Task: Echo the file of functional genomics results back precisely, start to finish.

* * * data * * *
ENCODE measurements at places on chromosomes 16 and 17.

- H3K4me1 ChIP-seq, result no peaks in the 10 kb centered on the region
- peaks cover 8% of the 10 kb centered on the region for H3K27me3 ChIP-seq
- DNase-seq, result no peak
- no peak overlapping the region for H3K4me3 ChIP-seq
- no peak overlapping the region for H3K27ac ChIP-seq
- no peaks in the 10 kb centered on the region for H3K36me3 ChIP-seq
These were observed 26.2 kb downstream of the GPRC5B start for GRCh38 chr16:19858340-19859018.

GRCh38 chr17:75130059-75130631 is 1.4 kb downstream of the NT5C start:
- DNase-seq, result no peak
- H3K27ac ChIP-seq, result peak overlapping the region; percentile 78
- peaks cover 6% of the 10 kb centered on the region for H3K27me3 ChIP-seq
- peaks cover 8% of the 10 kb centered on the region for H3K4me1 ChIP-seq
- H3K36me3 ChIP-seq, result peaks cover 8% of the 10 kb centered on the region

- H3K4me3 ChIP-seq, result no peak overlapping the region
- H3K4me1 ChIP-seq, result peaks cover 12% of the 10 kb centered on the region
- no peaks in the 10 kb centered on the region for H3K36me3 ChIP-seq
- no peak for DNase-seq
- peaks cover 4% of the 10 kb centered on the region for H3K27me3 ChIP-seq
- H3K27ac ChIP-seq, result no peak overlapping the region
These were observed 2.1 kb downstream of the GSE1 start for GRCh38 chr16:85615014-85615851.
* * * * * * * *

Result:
ENCODE measurements at places on chromosomes 16 and 17.

- H3K4me1 ChIP-seq, result no peaks in the 10 kb centered on the region
- peaks cover 8% of the 10 kb centered on the region for H3K27me3 ChIP-seq
- DNase-seq, result no peak
- no peak overlapping the region for H3K4me3 ChIP-seq
- no peak overlapping the region for H3K27ac ChIP-seq
- no peaks in the 10 kb centered on the region for H3K36me3 ChIP-seq
These were observed 26.2 kb downstream of the GPRC5B start for GRCh38 chr16:19858340-19859018.

GRCh38 chr17:75130059-75130631 is 1.4 kb downstream of the NT5C start:
- DNase-seq, result no peak
- H3K27ac ChIP-seq, result peak overlapping the region; percentile 78
- peaks cover 6% of the 10 kb centered on the region for H3K27me3 ChIP-seq
- peaks cover 8% of the 10 kb centered on the region for H3K4me1 ChIP-seq
- H3K36me3 ChIP-seq, result peaks cover 8% of the 10 kb centered on the region

- H3K4me3 ChIP-seq, result no peak overlapping the region
- H3K4me1 ChIP-seq, result peaks cover 12% of the 10 kb centered on the region
- no peaks in the 10 kb centered on the region for H3K36me3 ChIP-seq
- no peak for DNase-seq
- peaks cover 4% of the 10 kb centered on the region for H3K27me3 ChIP-seq
- H3K27ac ChIP-seq, result no peak overlapping the region
These were observed 2.1 kb downstream of the GSE1 start for GRCh38 chr16:85615014-85615851.